If someone said, “Ratting on your goofy brother is vulgar,” what would they be talking about?
Minding your manners? Maybe, but they might also be talking about rainbows.
When you line up the first letter of each word, you get the order of the colours in the rainbow: red, orange, yellow, green, blue, indigo and violet. The colours always appear in that order; now you have an easy way to remember them.
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People have been fascinated by these glowing sky bridges for centuries and many have gone looking for the elusive pot of gold.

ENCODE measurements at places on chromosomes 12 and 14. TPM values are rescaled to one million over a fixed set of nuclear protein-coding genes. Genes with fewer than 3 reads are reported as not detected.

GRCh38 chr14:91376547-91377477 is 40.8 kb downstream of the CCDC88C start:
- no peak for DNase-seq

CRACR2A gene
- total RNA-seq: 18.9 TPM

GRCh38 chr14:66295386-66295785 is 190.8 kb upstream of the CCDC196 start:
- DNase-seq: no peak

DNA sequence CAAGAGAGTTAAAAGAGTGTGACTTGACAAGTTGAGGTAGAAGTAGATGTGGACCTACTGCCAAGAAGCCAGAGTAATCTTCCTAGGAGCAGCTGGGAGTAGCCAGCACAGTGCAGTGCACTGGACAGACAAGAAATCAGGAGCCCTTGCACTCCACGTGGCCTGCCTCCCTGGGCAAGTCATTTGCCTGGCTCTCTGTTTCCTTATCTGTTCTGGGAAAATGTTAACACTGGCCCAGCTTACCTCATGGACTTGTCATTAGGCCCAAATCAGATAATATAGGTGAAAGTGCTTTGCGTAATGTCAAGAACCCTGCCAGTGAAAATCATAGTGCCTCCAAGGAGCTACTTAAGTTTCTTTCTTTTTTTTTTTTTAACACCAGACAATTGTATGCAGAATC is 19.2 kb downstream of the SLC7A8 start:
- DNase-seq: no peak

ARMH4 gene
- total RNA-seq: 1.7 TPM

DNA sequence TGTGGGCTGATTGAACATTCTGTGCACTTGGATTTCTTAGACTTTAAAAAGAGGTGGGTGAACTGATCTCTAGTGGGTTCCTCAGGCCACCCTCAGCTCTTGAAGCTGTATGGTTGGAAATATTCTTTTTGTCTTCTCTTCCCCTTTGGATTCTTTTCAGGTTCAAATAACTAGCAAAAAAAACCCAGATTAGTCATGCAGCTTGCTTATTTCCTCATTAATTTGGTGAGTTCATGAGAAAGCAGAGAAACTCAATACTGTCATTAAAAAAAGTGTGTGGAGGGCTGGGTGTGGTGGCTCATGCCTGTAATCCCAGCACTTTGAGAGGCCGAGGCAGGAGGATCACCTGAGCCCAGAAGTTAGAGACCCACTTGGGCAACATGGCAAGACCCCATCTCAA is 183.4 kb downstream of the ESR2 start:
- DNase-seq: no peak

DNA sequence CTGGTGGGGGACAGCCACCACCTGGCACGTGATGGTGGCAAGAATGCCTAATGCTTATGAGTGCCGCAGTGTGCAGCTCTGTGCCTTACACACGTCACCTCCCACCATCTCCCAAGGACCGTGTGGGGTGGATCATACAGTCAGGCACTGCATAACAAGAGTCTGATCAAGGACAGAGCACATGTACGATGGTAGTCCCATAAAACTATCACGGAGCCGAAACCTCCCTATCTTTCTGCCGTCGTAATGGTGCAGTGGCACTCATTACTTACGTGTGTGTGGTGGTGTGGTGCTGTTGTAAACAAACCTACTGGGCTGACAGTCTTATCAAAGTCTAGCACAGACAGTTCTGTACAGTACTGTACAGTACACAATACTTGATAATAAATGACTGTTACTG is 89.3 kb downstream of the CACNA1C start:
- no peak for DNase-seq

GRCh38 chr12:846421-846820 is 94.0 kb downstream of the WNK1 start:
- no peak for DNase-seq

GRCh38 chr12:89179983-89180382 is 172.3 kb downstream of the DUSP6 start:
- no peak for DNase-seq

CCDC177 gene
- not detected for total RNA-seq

Did you know you can make a rainbow of your own, and you don’t have to wait for it to rain? All you need is a garden hose with a nozzle that will give you a fine mist. Stand with your back to the sun, hold the hose at eye level and send the spray out in an arch. With a little experimenting, you’ll see a beautiful rainbow.
So, what makes the colours? Sunlight contains all the colours you see in a rainbow but usually they are merged together. When sunlight enters a raindrop – or spray from a hose in this case – rays get bent and they split so you can see each colour. The best time for seeing rainbows is early in the day or late in the afternoon when the sun is low. If you’re really lucky, you might even see a double rainbow. The second ring is located outside the main rainbow; its colours are more pale and the order is backwards.
Give it a try and let me know how you make out. Good luck with that pot of gold!
Cindy Day is the chief meteorologist for SaltWire Network